George Monbiot, the author, despises the sterile confinement of civilization and dreams of transforming Britain’s sheep farms—which he hates with a passion-- into natural ecosystems for re-wilding flora and fauna…
To know why Monbiot hates sheep farming is to know what underlies his vision of “re-wilding’ open spaces. He says, Sheep farming… is a slow-burning ecological disaster, which has done more damage to the living systems of this country than either climate change or industrial pollution. Yet scarcely anyone seems to have noticed.” Monbiot is not exaggerating. In Wales alone, there are 3 sheep to 1 human, and the uplands are akin to deserts because sheep gobble up most greenery. The barren soil cannot hold water, so flooding is a big problem.
Instead of the barren, ugly, monoculture sheep farming landscape he sees around him in the UK, Monbiot envisions—for not just the UK, but for all of Europe--a re-wilding that reintroduces not just more pedestrian wildlife such as wolves, bison, beavers, lynx, etc., but also hippopotamuses, rhinos, and elephants.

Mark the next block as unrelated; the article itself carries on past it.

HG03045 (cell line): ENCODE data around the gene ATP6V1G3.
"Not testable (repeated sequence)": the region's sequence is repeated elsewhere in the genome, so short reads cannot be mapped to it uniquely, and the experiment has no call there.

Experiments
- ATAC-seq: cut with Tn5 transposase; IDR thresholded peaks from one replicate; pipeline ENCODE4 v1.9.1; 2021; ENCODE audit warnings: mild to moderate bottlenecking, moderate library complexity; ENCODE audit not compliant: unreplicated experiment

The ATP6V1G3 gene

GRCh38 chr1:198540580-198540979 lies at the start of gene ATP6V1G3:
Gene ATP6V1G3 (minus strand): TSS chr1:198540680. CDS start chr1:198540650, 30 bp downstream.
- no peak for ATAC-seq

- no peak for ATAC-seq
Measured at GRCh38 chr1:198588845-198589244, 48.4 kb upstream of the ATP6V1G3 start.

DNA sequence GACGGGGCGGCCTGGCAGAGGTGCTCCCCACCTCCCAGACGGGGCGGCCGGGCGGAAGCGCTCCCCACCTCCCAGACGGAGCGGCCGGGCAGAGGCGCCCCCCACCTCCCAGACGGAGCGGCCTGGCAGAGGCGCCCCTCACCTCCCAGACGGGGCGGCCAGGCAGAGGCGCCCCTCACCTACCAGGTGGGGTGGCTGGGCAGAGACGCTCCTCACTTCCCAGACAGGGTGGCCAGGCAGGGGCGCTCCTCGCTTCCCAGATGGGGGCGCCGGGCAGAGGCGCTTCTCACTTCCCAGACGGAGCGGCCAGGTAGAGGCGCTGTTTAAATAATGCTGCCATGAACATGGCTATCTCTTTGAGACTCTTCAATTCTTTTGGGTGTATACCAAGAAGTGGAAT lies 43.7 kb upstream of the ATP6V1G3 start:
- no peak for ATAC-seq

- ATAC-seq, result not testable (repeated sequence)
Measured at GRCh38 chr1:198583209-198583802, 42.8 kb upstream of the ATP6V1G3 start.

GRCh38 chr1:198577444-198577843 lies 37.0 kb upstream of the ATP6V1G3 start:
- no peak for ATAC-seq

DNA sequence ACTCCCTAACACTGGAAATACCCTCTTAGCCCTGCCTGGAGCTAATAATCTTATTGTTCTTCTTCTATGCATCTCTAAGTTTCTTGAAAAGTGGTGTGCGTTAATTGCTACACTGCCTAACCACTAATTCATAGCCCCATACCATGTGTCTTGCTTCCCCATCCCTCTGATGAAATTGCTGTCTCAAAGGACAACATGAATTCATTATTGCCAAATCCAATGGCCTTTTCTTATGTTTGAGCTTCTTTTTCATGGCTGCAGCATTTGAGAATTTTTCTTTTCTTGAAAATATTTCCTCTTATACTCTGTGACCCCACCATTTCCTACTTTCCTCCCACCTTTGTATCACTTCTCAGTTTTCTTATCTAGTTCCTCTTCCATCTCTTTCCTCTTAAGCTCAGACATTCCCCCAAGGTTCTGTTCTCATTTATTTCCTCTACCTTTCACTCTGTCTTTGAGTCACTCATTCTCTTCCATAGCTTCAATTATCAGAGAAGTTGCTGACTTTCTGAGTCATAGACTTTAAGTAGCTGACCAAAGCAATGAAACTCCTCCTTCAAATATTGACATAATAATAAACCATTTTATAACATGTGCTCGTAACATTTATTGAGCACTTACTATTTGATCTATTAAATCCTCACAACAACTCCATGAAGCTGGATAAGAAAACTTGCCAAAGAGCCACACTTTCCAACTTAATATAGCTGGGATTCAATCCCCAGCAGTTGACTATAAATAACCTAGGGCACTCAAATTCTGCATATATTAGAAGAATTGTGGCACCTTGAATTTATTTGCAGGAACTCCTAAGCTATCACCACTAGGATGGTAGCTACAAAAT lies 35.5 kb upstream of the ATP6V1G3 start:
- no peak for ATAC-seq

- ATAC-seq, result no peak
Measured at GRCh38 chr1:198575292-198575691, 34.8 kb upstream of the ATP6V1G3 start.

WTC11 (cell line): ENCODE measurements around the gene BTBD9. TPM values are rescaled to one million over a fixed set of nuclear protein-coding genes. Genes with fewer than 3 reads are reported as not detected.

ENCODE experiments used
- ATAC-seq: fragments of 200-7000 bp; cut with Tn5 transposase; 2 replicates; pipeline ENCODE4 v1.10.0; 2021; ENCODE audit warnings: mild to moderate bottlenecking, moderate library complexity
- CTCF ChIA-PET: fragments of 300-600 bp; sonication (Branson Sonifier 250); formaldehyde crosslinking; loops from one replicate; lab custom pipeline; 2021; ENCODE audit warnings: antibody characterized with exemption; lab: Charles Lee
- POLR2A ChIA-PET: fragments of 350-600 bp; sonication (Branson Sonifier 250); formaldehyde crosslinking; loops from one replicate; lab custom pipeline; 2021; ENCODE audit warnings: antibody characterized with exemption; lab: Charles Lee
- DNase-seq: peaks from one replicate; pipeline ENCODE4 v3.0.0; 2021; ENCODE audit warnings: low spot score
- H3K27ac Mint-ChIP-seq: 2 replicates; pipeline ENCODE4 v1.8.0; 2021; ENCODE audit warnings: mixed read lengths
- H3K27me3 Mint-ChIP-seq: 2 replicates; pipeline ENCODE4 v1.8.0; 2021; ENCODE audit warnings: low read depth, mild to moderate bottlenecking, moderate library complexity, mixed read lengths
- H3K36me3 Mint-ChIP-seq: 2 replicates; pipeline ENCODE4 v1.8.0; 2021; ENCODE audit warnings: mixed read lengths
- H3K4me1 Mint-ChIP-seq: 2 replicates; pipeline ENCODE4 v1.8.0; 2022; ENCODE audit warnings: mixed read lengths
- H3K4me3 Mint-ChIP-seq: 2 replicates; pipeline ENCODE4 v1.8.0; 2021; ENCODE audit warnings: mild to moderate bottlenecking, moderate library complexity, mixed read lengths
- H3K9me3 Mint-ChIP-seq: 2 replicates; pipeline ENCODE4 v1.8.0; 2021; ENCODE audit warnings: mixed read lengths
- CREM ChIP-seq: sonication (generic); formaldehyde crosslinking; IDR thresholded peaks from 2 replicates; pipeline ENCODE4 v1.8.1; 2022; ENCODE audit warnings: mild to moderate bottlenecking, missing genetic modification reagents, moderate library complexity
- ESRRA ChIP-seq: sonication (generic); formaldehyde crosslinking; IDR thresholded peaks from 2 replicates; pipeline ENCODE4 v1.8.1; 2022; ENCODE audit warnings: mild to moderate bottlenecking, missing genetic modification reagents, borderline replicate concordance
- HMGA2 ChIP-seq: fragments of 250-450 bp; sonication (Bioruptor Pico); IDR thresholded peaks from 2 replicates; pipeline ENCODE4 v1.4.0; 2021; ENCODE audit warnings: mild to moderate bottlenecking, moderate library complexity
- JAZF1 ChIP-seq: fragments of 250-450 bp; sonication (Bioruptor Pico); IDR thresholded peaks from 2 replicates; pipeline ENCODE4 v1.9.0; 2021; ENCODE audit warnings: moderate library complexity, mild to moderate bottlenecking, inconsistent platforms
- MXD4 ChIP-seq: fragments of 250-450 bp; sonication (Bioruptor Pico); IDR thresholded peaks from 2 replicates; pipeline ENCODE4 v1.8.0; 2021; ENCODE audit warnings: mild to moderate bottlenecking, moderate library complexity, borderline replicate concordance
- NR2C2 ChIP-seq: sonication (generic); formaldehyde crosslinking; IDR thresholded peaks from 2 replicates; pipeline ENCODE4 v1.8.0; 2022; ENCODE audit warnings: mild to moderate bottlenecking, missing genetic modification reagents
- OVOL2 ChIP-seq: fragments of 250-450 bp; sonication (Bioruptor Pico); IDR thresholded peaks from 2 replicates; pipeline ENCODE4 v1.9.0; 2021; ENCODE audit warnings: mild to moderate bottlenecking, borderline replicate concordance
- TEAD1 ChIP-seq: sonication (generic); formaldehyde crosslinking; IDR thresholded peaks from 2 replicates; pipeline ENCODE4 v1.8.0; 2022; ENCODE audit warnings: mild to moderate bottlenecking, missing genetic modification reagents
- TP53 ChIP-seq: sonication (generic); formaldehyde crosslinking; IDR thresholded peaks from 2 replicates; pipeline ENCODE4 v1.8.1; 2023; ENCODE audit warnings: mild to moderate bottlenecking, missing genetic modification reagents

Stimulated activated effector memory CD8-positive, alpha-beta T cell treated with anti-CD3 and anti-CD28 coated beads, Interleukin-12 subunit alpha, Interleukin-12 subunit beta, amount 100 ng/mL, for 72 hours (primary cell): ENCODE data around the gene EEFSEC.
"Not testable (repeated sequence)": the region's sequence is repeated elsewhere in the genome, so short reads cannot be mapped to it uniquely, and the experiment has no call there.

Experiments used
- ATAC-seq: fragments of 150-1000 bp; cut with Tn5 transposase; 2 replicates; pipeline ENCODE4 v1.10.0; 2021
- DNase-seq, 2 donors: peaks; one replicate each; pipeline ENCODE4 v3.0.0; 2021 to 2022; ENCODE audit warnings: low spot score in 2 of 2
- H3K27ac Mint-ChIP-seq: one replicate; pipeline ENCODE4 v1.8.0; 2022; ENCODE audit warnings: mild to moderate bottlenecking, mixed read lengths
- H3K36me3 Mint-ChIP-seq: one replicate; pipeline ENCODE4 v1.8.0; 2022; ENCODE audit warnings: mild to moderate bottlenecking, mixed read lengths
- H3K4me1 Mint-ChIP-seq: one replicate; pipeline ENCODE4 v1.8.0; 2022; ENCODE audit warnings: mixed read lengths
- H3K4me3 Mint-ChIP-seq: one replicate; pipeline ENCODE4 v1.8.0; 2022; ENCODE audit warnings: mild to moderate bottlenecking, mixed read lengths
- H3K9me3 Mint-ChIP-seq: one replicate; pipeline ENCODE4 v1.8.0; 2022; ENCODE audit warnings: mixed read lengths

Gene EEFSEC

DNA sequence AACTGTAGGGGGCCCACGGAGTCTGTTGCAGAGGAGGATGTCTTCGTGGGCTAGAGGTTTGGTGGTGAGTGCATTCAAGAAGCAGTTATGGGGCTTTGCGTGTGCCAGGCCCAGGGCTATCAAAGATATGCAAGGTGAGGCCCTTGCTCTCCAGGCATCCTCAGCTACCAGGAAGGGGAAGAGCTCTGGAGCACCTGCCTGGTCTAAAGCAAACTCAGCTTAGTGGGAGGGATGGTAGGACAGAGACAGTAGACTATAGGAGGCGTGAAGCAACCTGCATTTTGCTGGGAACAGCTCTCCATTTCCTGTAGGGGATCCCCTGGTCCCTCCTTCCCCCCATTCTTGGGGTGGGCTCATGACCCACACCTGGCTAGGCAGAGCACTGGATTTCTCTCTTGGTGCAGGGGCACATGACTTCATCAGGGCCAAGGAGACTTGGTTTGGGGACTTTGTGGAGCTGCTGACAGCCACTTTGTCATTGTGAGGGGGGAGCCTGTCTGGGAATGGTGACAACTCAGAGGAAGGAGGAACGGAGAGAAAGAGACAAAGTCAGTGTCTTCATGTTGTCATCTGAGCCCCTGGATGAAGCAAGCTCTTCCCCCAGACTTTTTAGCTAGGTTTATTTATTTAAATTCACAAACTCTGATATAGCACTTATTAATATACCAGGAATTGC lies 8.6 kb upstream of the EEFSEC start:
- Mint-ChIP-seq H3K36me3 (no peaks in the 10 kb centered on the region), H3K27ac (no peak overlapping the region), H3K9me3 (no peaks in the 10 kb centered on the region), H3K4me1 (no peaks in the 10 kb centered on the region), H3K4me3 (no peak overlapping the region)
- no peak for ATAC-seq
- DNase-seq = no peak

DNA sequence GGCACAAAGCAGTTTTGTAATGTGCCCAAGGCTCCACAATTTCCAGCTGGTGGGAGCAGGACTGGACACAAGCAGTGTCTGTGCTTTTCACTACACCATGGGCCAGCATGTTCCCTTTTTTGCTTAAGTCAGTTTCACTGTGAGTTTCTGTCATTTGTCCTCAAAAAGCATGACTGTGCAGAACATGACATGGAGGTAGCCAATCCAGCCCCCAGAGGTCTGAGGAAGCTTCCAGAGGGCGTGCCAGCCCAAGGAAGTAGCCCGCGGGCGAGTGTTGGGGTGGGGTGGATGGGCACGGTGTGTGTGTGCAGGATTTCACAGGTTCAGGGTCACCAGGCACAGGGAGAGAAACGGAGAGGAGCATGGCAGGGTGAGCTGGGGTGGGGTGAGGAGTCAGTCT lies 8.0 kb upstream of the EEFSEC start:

Monbiot states that such re-wilding will result in vibrant, balanced ecosystems, restored wetlands, and lead to much more sustainable livelihoods for people who are currently involved in sheep farming and forestry. Monbiot does not indulge in what some may consider fantastical visioning all the time. He pauses to consider practical consequences such as the emergence of a booming eco-tourist industry if rewilding occurs.
But his strongest argument for his re-wilding vision is definitely not rooted in practical considerations. It’s philosophical: Monbiot resoundingly proclaims that re-wilding open spaces is good for our souls. (more)